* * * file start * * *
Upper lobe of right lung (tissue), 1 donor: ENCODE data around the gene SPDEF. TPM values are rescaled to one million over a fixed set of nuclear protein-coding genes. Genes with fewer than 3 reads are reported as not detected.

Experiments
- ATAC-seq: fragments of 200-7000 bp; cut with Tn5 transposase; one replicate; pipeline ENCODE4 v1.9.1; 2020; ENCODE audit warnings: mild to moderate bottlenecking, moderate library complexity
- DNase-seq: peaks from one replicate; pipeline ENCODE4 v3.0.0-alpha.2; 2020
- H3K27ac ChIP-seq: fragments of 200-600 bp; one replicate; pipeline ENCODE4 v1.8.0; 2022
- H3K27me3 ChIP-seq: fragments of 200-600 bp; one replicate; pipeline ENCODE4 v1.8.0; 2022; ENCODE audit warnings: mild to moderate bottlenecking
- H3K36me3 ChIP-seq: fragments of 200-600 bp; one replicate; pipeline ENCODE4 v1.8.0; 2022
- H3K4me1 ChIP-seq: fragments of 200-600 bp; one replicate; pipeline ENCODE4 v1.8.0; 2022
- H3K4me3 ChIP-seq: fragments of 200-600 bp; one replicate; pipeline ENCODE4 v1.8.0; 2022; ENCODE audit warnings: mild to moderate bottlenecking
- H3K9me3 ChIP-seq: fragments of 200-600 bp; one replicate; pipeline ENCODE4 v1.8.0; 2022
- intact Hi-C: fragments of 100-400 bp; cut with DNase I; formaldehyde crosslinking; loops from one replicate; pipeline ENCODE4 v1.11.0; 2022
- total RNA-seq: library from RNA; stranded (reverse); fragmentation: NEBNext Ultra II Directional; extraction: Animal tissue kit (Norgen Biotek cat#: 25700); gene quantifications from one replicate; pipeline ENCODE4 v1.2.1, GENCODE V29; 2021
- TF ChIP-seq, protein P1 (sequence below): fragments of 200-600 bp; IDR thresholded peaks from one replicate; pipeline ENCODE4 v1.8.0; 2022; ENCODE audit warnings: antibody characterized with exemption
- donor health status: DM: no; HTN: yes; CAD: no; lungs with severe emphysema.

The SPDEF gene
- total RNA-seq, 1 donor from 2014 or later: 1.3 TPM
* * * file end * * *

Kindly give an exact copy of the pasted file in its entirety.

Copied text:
Upper lobe of right lung (tissue), 1 donor: ENCODE data around the gene SPDEF. TPM values are rescaled to one million over a fixed set of nuclear protein-coding genes. Genes with fewer than 3 reads are reported as not detected.

Experiments
- ATAC-seq: fragments of 200-7000 bp; cut with Tn5 transposase; one replicate; pipeline ENCODE4 v1.9.1; 2020; ENCODE audit warnings: mild to moderate bottlenecking, moderate library complexity
- DNase-seq: peaks from one replicate; pipeline ENCODE4 v3.0.0-alpha.2; 2020
- H3K27ac ChIP-seq: fragments of 200-600 bp; one replicate; pipeline ENCODE4 v1.8.0; 2022
- H3K27me3 ChIP-seq: fragments of 200-600 bp; one replicate; pipeline ENCODE4 v1.8.0; 2022; ENCODE audit warnings: mild to moderate bottlenecking
- H3K36me3 ChIP-seq: fragments of 200-600 bp; one replicate; pipeline ENCODE4 v1.8.0; 2022
- H3K4me1 ChIP-seq: fragments of 200-600 bp; one replicate; pipeline ENCODE4 v1.8.0; 2022
- H3K4me3 ChIP-seq: fragments of 200-600 bp; one replicate; pipeline ENCODE4 v1.8.0; 2022; ENCODE audit warnings: mild to moderate bottlenecking
- H3K9me3 ChIP-seq: fragments of 200-600 bp; one replicate; pipeline ENCODE4 v1.8.0; 2022
- intact Hi-C: fragments of 100-400 bp; cut with DNase I; formaldehyde crosslinking; loops from one replicate; pipeline ENCODE4 v1.11.0; 2022
- total RNA-seq: library from RNA; stranded (reverse); fragmentation: NEBNext Ultra II Directional; extraction: Animal tissue kit (Norgen Biotek cat#: 25700); gene quantifications from one replicate; pipeline ENCODE4 v1.2.1, GENCODE V29; 2021
- TF ChIP-seq, protein P1 (sequence below): fragments of 200-600 bp; IDR thresholded peaks from one replicate; pipeline ENCODE4 v1.8.0; 2022; ENCODE audit warnings: antibody characterized with exemption
- donor health status: DM: no; HTN: yes; CAD: no; lungs with severe emphysema.

The SPDEF gene
- total RNA-seq, 1 donor from 2014 or later: 1.3 TPM